Monday, May 9, 2011

3D Not for Me

It’s raining out, it’s Monday and I’m blogging. What else is a boy too lazy to put on real pants supposed to do? To entertain myself I’d like to bring up a subject that I have been debating with myself and a few close friends: 3D movies – Visual nuisance or visual awesome?

I watched Thor yesterday and shelled out the extra 6 or 7 bucks to see it in 3D. After the movie was done I was left wondering if it was worth it? Did it add anything to the movie? I came to the conclusion, for this particular flick, it did not. Not only do I find wearing glasses troublesome while I’m watching a movie (sorry to my four eyed friends, but God gave me near perfect vision, Suckas) but I found the 3D effects not worth the extra cash. Sure they were neat at the beginning, but it just seems like a gimmick to charge extra for a movie ticket. Does 3D add anything to the story? No. Is it taking away from the actual visuals on screen? Yes. Look at it this way. The film was not shot in 3D but was drug through a post production process I’m going to call 3D-affacation, the process which a movie shot on a normal movie camera is infused with (caps for dramatic effect, please read in deep voice) REAL D 3D. So the director really had nothing to do with this and it was never his intention for it to be seen in 3D. Let’s take Avatar for example. James Cameron fully intended this movie to be in 3D and the visuals he filmed/created were meant to blow our minds, and for the most part, they did. Thor was not filmed in 3D, and, although the visuals at times were different, I can’t say they were enhanced.

As an amateur filmmaker I would want people to see my movie the way I directed it. If that movie was shot in 3D you better believe I intend that you watch it that way. But if I shoot it in good old digital “2D” (I quote 2D because these movies aren’t really in 2D but are projected on a 2D plane, blah blah blah..) I sure as heck want you to see it in that format. Makes me think of pan and scan, the process that 16:9 films are transferred to fit on your dinosaur 4:3 screen in effect cutting away a lot of the visuals the director meant you to see -- yeah I know there are black bars on the screen, just deal with it old people, that’s how movies are supposed to be seen. If the director wanted to shoot the thing in a 4:3 ratio, he damn well would have, so you should respect him and watch it in the intended format. Directors pour their lives into movies, the least you can do is put up with the black bars or buy a TV fit to watch 16:9 movies (they’re cheap as peanuts now anyway, sorry for the pan and scan rant). The point I’m making here is that like pan and scan, 3D moves the picture away from the author’s vision, and therefore isn’t a true representation of what he imagined. I’m not saying that directors appose 3D-affacation, but I think it should be known that some never intended it to be that way and that it’s a way for studios to cheaply add “value” to any given product. Anything can be transformed to 3D now and it’s sad that the choice is usually out of the director’s control (as far as I know anyway).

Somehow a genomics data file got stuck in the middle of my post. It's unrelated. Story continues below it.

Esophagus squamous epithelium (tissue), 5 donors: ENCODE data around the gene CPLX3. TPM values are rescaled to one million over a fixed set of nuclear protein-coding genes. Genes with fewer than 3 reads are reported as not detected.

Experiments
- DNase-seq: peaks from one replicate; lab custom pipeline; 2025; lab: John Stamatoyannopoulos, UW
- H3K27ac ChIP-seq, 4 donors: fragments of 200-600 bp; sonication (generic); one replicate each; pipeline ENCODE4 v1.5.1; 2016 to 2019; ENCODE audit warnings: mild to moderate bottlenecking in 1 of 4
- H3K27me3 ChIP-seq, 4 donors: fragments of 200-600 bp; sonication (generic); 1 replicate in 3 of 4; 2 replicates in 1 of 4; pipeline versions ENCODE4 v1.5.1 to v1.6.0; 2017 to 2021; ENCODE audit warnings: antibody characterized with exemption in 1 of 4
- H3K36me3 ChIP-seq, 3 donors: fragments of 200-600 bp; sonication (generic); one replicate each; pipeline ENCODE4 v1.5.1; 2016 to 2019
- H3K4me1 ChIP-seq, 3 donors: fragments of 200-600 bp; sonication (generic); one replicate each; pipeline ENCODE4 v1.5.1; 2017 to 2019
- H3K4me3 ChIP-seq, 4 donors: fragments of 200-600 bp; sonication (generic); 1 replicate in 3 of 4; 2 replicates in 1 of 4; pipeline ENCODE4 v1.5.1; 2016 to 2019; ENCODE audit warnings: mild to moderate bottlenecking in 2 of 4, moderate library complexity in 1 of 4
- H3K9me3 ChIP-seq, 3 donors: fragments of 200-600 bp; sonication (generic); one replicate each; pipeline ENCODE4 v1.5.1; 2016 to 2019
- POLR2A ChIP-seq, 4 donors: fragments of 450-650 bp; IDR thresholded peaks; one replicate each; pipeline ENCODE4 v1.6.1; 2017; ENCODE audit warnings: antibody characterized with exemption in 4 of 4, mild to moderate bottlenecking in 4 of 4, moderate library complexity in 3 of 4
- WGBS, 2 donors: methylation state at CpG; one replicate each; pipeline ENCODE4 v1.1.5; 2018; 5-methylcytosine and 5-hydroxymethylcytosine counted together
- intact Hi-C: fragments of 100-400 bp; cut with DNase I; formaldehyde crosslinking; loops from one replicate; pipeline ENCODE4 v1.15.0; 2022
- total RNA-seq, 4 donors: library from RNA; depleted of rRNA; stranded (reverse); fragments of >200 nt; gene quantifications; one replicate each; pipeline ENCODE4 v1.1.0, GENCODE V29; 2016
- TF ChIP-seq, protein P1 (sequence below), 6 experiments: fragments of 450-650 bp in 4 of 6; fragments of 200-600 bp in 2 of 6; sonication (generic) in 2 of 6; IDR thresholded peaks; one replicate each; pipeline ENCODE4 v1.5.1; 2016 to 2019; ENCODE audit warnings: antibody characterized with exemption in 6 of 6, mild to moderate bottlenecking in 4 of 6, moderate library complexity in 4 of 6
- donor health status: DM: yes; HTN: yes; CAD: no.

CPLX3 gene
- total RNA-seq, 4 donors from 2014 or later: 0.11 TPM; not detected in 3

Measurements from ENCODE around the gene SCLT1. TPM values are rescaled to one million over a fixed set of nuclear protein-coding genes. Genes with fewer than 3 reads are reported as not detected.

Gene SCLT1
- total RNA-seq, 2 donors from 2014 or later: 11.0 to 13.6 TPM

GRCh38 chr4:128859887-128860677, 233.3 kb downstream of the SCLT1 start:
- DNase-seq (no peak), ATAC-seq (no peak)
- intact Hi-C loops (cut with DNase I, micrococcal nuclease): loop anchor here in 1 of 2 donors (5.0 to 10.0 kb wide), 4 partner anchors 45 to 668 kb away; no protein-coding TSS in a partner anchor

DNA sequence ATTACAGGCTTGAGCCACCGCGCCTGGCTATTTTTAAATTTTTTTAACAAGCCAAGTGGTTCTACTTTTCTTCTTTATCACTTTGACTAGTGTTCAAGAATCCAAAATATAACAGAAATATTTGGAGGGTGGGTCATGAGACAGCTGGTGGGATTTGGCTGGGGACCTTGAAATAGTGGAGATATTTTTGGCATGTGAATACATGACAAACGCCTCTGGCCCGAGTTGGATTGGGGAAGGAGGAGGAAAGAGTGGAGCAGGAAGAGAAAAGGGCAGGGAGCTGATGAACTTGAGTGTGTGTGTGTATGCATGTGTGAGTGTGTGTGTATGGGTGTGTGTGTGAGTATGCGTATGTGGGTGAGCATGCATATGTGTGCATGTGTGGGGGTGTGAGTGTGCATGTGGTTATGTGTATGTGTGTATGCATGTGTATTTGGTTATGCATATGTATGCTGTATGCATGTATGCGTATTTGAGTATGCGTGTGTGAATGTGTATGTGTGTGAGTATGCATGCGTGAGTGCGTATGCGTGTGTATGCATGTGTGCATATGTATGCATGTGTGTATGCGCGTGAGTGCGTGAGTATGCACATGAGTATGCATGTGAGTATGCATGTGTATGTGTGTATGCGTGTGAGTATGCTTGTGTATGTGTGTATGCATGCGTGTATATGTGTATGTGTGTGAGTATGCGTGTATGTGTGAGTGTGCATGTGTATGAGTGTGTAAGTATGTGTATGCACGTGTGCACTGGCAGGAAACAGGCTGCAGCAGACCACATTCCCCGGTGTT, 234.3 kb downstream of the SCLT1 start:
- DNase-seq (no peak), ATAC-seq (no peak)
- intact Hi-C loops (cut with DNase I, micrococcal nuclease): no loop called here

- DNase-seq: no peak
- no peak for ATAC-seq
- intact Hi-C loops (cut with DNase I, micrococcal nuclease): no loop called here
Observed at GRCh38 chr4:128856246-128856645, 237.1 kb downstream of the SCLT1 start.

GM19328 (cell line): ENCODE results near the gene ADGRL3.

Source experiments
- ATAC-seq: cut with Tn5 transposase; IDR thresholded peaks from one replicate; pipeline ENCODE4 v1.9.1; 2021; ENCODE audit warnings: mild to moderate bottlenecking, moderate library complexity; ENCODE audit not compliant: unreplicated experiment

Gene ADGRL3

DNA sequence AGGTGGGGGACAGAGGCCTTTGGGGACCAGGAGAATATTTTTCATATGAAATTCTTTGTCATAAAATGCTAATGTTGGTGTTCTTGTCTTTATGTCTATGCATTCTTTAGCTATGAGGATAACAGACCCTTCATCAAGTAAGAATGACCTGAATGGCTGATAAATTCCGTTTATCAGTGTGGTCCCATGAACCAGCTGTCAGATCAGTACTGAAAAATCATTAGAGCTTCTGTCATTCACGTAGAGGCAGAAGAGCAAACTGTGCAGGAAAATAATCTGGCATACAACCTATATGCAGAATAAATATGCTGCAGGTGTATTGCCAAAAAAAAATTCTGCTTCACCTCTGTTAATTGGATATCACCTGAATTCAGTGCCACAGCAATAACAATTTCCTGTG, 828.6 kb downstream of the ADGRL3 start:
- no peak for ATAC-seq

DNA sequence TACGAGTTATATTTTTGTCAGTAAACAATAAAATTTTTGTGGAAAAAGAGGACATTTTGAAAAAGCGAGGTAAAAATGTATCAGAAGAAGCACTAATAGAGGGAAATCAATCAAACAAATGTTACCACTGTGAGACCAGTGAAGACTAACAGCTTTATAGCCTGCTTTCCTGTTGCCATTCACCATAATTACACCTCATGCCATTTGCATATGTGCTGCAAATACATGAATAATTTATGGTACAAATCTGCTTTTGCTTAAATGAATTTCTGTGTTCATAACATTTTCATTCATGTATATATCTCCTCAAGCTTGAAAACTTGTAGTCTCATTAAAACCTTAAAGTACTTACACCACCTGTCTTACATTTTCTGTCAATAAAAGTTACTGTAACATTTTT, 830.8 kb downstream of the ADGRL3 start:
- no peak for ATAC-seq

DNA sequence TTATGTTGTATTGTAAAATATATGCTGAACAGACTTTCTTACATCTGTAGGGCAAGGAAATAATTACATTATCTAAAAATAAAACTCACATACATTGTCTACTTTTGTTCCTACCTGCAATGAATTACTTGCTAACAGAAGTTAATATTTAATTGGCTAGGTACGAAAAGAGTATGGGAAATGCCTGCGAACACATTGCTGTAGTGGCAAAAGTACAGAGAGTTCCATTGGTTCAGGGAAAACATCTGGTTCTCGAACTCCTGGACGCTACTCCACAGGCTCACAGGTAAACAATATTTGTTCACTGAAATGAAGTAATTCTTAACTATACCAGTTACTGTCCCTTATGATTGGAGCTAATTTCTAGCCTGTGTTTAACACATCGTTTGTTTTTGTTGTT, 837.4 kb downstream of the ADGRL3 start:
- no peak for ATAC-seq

I guess what I’m trying to say here is don’t buy into the whole 3D experience, it’s only there to make money, not add to the story. If you’re in the mood for it, go for it, but please, for the love of film, don’t let it become the way you see movies in theaters. Would Casablanca be any better in 3D? If you say yes, then you’re missing the whole point of film. What do you guys think? Comment away!

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